Landuse change and organic carbon exports from a peat catchment of the Halladale River in the Flow Country of Sutherland and Caithness, Scotland
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Upland peat catchments are usually assumed to function as carbon sinks, however, there have been extensive studies witnessing increasing trends in concentrations and fluxes of organic carbon in UK rivers over the last few decades. A number of controls on dissolved organic carbon (DOC) release from peatlands, such as climatic changes and landuse management, have been proposed. This study examines the effects of land use and management on organic carbon exports in the Dyke catchment of the River Halladale (northern Scotland) with a nested catchment approach. This study provides insight into the processes controlling the DOC dynamics in the Dyke catchment, and the impact of disturbance caused by landuse changes such as afforestation and tree felling for restoration. The results from factor analysis, end-member mixing, absorbance (E4/E6), and hysteresis analyses on stream water chemistry from individual sub-catchments identified the major hydrological pathways during storm events, and based on these results, conceptual models were developed to explain DOC evolution during storm events. At all the sites studied, nearsurface soil water was identified as the major controlling end-member for stream DOC concentrations. The calculated annual flux of DOC from the Dyke catchment, up-scaled from the results of the individual sub-catchments, is 521.6 kg C ha⁻¹ yr⁻¹, which is significantly (~5 times) higher than the previously published value (103.4 kg C ha⁻¹ yr⁻¹) for the River Halladale catchment (Hope et al., 1997). In this study, it is shown that about 57 - 95% of the DOC export occur during 5 - 10% of the high flows, therefore, it is crucial that quantitative records of DOC export are developed using high frequency storm event measurements, as well as lower frequency low flow sampling. Climatic changes related to precipitation, temperature, coupled with water yield capacity of the sub-catchments, are identified as significant controls on DOC fluxes, rather than landuse change, as the intact site releases more organic carbon per unit area compared to the disturbed and re-wetted site undergoing restoration. In addition, the results from this study provide landowners, policy makers and organisations with the evidence they require for initiating future peatland restoration works, as felling of forestry coupled with drain-blocking is shown to be an effective restoration technique that may help a catchment to eventually return to a near-pristine state.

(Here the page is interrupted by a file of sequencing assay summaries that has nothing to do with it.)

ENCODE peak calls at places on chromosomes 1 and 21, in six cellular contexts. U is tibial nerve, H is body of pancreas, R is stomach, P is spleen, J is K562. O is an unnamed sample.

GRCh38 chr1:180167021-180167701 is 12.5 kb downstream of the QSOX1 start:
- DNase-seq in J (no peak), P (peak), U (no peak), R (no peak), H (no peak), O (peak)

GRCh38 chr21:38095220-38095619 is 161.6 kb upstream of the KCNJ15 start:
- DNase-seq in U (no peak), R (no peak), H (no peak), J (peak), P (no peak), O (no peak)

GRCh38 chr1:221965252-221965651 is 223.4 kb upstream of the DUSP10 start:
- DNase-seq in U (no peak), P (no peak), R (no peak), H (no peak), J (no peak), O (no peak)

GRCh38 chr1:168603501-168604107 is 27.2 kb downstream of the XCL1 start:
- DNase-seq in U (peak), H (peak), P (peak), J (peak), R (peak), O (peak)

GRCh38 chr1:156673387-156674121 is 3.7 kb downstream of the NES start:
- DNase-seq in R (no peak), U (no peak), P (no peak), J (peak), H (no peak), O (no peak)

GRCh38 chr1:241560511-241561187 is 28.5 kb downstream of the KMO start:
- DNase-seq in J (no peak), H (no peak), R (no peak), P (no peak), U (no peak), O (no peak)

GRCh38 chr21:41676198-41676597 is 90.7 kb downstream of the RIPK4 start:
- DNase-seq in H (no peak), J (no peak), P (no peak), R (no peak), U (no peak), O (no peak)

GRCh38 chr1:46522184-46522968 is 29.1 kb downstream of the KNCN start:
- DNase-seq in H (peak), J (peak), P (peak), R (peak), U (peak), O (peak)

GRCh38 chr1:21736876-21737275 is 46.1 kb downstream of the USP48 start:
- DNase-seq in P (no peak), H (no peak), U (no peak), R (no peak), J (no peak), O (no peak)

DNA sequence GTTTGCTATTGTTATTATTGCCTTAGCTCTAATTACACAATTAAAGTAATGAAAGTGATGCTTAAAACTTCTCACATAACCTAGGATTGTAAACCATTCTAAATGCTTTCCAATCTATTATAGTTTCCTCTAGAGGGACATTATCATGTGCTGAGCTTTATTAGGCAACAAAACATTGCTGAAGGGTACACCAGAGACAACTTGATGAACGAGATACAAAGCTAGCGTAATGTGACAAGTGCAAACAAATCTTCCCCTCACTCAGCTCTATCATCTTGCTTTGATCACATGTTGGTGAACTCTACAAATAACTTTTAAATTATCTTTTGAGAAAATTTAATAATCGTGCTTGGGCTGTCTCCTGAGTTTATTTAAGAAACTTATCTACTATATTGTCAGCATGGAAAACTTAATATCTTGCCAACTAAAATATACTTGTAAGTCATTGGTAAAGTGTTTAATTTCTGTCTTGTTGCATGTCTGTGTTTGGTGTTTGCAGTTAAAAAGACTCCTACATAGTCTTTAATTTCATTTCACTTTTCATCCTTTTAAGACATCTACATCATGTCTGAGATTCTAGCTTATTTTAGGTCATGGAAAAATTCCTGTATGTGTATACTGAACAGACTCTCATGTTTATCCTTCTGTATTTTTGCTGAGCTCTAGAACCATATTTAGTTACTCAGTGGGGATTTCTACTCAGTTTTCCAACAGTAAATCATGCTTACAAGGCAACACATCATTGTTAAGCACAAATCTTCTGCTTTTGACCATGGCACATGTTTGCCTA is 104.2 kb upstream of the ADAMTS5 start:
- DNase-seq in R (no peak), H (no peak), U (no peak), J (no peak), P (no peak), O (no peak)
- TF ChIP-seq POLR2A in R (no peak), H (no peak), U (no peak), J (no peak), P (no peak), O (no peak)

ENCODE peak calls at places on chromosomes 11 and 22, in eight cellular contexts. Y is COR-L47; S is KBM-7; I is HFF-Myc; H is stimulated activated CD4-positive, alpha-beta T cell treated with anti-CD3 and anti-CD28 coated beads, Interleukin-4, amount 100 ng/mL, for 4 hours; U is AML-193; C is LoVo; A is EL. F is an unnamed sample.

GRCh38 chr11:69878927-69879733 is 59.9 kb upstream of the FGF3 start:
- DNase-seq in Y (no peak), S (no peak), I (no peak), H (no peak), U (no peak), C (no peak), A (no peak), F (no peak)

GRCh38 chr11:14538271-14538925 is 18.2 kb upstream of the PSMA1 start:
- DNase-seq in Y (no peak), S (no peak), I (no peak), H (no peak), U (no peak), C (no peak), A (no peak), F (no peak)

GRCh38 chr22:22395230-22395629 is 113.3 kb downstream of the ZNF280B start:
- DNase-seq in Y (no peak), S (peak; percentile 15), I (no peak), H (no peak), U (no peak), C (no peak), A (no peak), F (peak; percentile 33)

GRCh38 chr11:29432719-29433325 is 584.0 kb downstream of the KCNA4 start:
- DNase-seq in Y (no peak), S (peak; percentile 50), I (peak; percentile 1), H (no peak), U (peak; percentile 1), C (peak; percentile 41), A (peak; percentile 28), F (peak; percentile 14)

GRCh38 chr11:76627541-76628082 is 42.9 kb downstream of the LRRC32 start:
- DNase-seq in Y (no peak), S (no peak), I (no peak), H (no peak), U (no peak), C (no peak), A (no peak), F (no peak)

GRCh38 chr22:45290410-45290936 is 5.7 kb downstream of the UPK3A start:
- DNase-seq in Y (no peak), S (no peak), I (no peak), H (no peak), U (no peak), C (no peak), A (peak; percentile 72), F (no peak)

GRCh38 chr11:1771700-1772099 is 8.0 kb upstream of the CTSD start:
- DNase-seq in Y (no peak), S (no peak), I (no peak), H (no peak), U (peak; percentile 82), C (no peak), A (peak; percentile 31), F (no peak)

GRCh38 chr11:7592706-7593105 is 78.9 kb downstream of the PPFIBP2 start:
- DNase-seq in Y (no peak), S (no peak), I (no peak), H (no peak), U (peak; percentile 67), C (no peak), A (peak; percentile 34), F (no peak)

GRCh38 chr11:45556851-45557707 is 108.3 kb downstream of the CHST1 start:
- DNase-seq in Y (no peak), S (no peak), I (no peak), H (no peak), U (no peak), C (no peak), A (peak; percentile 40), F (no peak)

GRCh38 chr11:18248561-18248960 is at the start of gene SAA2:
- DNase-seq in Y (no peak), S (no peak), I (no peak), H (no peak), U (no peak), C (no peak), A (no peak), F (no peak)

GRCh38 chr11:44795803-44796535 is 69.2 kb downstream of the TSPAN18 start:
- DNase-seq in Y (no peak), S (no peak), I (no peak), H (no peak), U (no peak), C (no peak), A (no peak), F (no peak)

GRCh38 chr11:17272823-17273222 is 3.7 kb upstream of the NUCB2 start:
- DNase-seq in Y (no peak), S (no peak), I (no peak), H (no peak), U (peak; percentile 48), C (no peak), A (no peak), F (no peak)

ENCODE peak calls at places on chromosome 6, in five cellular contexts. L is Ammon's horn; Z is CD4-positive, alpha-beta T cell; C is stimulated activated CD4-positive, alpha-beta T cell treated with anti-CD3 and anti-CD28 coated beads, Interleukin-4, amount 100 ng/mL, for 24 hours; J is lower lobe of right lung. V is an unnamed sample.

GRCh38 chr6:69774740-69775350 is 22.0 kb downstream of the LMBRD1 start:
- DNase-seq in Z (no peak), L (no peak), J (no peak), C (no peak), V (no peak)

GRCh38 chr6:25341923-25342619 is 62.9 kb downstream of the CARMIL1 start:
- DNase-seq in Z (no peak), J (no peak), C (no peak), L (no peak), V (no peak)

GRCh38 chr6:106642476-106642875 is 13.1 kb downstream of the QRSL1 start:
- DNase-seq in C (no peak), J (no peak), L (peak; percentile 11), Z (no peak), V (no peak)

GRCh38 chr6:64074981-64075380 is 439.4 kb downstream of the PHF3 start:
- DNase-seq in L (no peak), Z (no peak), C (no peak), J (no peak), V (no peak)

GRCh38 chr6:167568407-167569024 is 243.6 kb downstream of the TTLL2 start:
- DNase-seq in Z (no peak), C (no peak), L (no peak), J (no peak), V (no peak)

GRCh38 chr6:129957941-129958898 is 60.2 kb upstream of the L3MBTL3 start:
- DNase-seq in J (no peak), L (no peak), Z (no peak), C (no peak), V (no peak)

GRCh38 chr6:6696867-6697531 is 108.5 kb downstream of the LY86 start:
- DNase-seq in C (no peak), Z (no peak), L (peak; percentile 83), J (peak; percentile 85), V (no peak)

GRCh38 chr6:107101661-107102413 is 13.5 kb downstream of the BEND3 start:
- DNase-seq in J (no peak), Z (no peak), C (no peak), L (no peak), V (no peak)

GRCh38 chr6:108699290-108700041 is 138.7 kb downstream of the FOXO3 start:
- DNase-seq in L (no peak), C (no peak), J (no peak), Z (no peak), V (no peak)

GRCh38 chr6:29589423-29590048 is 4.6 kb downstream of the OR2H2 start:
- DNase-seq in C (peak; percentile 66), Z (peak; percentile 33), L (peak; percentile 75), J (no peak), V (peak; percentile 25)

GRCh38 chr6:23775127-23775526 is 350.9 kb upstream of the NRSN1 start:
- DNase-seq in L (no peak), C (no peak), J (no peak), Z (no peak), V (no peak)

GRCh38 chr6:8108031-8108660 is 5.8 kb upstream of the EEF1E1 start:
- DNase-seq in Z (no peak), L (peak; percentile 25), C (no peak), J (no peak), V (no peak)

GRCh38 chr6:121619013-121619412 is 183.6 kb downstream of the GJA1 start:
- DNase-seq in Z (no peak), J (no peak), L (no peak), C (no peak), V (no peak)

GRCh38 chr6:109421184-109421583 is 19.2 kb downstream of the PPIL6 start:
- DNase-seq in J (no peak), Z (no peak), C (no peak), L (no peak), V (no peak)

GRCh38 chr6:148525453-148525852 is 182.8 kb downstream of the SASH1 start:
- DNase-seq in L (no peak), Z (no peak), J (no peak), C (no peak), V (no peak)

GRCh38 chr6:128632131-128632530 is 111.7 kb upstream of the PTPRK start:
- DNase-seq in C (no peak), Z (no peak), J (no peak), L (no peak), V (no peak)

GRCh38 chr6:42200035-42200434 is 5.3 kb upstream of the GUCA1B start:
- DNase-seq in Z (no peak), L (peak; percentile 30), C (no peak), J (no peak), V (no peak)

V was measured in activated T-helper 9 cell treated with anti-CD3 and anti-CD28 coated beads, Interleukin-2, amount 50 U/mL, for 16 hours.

Thesis, PhD Doctor of Philosophy